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Sharing Circles

Continuing the conversation on graduating with Indigenous awareness

Sharing Circles taking place at Bannatyne and William Norrie campuses

March 14, 2016 — 

How does the University of Manitoba ensure every student graduates with a basic understanding of the importance and contributions of Indigenous peoples in Manitoba and Canada?

It’s a big question, and the University of Manitoba Aboriginal Students’ Association and the Office of Indigenous Achievement invite all students to share their ideas during a series of three Sharing Circles.

In January, during Indigenous Awareness Week, students and members of the university community gathered with thought leaders and experts to discuss the possibility of an Indigenous Course or Credit Requirement (ICR) for the University of Manitoba. A variety of opportunities and challenges were brought up by the panelists and audience members.

Students also shared their opinions at the first Sharing Circle, held on February 4th at University Centre.

“There are nearly 30,000 students at the University of Manito Ahbee. It is difficult to imagine anything more fundamental than learning about the territory connecting us all. In my opinion recognizing this is step #1. The rest will follow.” – Jeremy McKay

“I don’t think incorporating indigenous knowledge on campus is so much about “making our campus indigenous”, but recognizing that there is an entire unspoken part of history, where this is as much their land as it is ours. And the Indigenous ways should be as prominent as our European ways. Especially, when our European ways are failing us, and somehow being environmentally aware became a new western phenomenon, when it has always been the Indigenous way.” – Joëlle Preston

“Indigenous knowledge can be taught through everyday life, as that was how teachings were taught by our elders; through experience and observation. The seven scared teachings can be incorporated and applied to everything. Elders need to be involved in the curricula as they are the keepers of our traditional knowledge. As Elder Ted Fontaine expressed, “our sacredness comes from oral.” Oral examinations and hands on experience through fieldwork woven into courses. Appreciation of the community and land surrounding you is essential.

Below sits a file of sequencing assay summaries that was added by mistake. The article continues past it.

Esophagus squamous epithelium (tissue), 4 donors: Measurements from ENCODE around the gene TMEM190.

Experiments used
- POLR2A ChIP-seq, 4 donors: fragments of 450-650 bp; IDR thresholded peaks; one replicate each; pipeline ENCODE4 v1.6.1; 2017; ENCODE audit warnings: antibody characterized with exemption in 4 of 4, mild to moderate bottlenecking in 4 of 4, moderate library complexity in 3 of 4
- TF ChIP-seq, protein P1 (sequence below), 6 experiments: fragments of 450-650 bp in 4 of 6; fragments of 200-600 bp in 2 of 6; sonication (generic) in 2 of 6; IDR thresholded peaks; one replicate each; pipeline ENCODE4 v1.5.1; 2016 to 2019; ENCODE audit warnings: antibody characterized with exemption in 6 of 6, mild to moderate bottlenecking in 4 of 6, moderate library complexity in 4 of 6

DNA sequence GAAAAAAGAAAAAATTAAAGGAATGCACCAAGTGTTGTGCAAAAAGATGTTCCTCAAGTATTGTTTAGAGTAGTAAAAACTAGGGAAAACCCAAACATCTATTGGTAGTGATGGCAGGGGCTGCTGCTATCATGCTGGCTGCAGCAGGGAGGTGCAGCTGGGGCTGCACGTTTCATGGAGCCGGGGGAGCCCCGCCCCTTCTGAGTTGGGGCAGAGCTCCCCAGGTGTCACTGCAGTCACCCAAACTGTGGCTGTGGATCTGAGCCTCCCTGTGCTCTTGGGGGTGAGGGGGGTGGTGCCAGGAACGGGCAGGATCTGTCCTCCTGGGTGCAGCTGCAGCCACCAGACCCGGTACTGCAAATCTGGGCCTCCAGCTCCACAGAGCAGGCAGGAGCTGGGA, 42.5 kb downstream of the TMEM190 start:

I feel when First Nations cultural history, as Canadian history, is not just an elective; our future generations will feel more empowered and more confident in their knowledge of the nation they walk upon historical knowledge. “ – Kristin Flattery

These Sharing Circles will gather feedback provided by students on three questions:

  • How do YOU think Indigenous knowledge can be incorporated in the university experience?
  • Several universities across Canada are implementing an Indigenous Course Requirement (ICR). Should the U of M do the same?
  • What other ways can we ensure that every student graduates with Indigenous awareness?

The two remaining Sharing Circles will take place:

William Norrie Centre
Student Lounge Area
12:30 PM – 2 PM
Friday, March 18, 2016

Bannatyne Campus
Room 141 Apotex Centre
12:30 PM – 2 PM
Wednesday, March 30, 2016

All U of M students are welcome and a free lunch will be provided. If you have any questions or need more information, please contact: Ruth Shead, Coordinator in Indigenous Achievement at ruth [dot] shead [at] umanitoba [dot] ca.

Students who are unable to attend a session are encouraged to share their opinion with us online. All responses are anonymous.


One comment on “Continuing the conversation on graduating with Indigenous awareness

  1. Wayne Lillie

    I believe each program shld have at least 1 (3 Cr.hrs) if not 2 (3 cr hrs) Crses, mandatory on Indigenous history in Cda, whatever program the student is in? Let each program design them for course specific content?
    Vetted by prog policies set by NS Dept.

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